Letting Fee Ban:

The Welsh Government is introducing a Bill, which mirrors a similar one in England, a “Renting Homes Bill”, with a proposal to ban tenant fees in the Welsh private rented sector (PRS).

Under the proposed new law, as reported by the National Landlords’ Association (NLA), tenants will no longer be faced with letting fees of any kind from their landlord or letting agent. They will simply be asked to pay rent, and in some cases if the landlord requires it, a security deposits and optionally a holding deposit during the tenant screening phase.

As in the English Bill, The Tenant Fees Bill, the holding deposit in Wales would be limited to one week’s rent.

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The Bill which will be along the same lines as the English one in which security deposits are proposed to be capped at six-weeks’ rent.

In Wales the Renting Homes (Fees etc.) (Wales) Bill proposes a penalty regime of fines of £500 fixed penalty, and unlimited fines and the loss of their landlord licence under certain circumstance.

Speaking on the introduced legislation, Rebecca Evans, housing and regeneration minister for the Welsh Government, has said:

“Fees charged by letting agents often present a significant barrier to many tenants, especially those on lower incomes.

“The bill will mean that tenants no longer face significant upfront fees when they start renting. In most instances they will only need to pay their monthly rent and a security deposit.

“No longer will tenants be charged for an accompanied viewing, receiving an inventory or signing a contract. No longer will they be charged for renewing a tenancy. And no longer will they have to pay check-out fees when they move out.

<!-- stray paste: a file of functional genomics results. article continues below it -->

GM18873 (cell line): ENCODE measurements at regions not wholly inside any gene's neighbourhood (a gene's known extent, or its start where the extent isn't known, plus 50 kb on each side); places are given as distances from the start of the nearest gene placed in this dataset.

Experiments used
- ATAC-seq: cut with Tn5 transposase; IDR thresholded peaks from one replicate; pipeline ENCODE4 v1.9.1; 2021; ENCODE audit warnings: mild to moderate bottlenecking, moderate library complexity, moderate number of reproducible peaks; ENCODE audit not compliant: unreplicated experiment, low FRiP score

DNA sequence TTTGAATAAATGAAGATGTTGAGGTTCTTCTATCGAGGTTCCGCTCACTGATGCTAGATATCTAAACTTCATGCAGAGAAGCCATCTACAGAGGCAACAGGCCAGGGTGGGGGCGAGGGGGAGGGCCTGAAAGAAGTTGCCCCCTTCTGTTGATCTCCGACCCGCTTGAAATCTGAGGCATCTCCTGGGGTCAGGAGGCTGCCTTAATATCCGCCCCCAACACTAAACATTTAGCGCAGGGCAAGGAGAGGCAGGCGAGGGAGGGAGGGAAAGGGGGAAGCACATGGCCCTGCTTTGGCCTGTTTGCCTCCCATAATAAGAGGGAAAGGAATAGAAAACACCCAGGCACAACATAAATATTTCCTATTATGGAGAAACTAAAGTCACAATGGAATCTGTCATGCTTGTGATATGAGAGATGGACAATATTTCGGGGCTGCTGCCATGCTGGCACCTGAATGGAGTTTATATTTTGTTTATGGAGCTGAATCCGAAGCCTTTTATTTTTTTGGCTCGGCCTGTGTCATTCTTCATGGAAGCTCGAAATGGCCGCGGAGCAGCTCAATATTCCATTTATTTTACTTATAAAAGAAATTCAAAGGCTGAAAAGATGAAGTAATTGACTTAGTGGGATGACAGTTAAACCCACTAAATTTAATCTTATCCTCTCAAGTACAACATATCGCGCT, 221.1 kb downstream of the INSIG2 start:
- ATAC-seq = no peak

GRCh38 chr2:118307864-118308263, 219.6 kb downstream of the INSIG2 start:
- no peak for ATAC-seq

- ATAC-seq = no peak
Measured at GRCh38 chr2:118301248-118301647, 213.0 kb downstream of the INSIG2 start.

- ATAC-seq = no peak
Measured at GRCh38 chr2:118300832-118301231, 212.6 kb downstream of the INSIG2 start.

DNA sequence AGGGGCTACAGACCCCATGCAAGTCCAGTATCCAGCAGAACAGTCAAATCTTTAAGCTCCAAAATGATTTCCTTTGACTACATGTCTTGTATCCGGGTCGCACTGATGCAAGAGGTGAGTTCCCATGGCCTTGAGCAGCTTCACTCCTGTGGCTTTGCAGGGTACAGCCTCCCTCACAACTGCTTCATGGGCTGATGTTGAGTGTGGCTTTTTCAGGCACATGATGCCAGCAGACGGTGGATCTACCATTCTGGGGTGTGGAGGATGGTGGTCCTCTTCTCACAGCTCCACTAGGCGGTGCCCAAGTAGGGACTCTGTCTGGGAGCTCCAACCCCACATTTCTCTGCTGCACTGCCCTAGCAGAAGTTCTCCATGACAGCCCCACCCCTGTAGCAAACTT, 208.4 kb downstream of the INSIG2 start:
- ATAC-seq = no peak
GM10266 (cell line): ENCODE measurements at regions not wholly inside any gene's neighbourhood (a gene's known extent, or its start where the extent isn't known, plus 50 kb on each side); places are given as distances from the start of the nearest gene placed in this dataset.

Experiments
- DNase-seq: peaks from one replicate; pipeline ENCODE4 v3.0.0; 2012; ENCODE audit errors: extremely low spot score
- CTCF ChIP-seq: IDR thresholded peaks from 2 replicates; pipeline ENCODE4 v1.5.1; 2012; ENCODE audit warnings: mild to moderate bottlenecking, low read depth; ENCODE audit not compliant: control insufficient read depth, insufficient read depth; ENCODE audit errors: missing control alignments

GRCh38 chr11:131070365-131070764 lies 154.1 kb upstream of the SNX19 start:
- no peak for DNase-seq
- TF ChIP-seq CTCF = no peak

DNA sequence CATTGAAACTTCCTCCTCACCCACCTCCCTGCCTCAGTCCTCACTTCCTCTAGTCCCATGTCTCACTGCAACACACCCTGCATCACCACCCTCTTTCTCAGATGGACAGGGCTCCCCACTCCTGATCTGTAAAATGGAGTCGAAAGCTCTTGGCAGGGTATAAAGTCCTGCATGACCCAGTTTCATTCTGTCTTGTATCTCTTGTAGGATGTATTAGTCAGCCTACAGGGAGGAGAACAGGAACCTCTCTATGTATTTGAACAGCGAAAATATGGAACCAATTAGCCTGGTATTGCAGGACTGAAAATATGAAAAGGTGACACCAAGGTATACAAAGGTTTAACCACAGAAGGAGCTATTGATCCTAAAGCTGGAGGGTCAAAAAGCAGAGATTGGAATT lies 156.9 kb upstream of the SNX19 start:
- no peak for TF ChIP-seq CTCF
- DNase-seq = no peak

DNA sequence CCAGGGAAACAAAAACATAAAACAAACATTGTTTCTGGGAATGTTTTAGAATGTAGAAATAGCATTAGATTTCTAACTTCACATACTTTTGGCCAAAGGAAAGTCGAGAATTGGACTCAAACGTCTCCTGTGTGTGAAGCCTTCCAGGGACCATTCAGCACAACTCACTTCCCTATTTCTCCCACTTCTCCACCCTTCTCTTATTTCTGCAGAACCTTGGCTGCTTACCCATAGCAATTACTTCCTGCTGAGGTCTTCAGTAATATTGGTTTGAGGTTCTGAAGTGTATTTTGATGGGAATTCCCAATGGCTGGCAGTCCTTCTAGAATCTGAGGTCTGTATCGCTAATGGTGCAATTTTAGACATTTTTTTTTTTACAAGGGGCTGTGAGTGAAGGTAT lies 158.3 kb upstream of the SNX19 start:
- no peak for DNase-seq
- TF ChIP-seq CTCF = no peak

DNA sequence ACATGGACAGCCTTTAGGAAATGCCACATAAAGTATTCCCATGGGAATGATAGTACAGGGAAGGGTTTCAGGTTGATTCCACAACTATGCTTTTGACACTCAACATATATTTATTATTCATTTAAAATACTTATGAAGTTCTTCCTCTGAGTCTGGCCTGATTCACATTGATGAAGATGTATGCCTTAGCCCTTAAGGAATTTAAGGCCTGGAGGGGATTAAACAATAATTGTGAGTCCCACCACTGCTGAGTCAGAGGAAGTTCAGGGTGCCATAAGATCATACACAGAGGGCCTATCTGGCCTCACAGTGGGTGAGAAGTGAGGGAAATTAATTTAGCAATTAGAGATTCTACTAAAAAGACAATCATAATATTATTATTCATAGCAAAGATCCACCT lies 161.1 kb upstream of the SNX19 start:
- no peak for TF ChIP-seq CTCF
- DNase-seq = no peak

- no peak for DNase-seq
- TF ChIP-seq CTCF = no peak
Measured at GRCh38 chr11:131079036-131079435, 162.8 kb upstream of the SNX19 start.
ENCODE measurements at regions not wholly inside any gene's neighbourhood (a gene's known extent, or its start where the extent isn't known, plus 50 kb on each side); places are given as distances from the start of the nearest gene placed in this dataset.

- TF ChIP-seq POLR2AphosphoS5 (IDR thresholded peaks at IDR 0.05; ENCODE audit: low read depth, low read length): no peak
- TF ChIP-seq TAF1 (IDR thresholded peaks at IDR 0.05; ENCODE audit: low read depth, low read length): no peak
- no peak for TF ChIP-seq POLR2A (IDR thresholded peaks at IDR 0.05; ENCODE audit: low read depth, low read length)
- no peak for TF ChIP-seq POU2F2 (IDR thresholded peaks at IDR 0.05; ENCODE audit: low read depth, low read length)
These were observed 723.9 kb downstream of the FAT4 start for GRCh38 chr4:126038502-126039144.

“I want renting to be a positive and widely accessible choice for people, and this bill will ensure that rental costs become more reasonable, affordable and transparent.”

The English Tenant Fees Bill currently passing through Parliament, slated to become law either later in 2018, or early 2019, whilst in Scotland landlords and agents have been operating under a similar banned fees regime since 2012.

The National Landlords’ Association is actively campaigning on these Bills going through Parliament and the organisation now shares similar concerns on the enforcement measures on the Welsh Bill.

NLA CEO Richard Lambert has given evidence to an English Parliamentary committee, where he has raised several concerns on behalf of landlords and agents about the Bill’s weak enforcement measures:

Mr Lambert said that for those who wilfully break the law, fines without enforcement are toothless, stating that:

“…the level of penalty is a deterrent to the law-abiding because it ensures that they will not slide into error, but for the people who are breaking the law and who factor it in as part of the cost of business, it will not matter at all, because the lack of enforcement means that they will assume that most of the time they can get away with it, and on the occasions that they cannot, it is simply a cost of doing business.”

The NLA has also argued that imposing a cap on security deposits would have unintended consequences, which could be damaging to certain groups of prospective tenants. It could also have the counter-productive effect of reducing some households’ abilities to secure suitable accommodation in the sector.

Speaking on the impact of the Renting Homes Bill, NLA Director of Policy and Practice Chris Norris said:

“Whilst tenants and applicants deserve to be treated fairly, and not unduly charged, it is disappointing that the Welsh Government seem to be adding to the enormous amount of change with which landlords in Wales are being expected to contend.

“With all of the uncertainty surrounding the introduction of the new ‘Standard Contract’ from 2019, and ongoing debate about fitness for habitation in the private sector the NLA would like to see the Welsh Government focus on getting the fundamentals right before moving onto new challenges.”

Welsh Government – Letting Fees Bill to make renting simpler and fairer – see here

©LandlordZONE® – legal content applies primarily to England and is not a definitive statement of the law, always seek professional advice.

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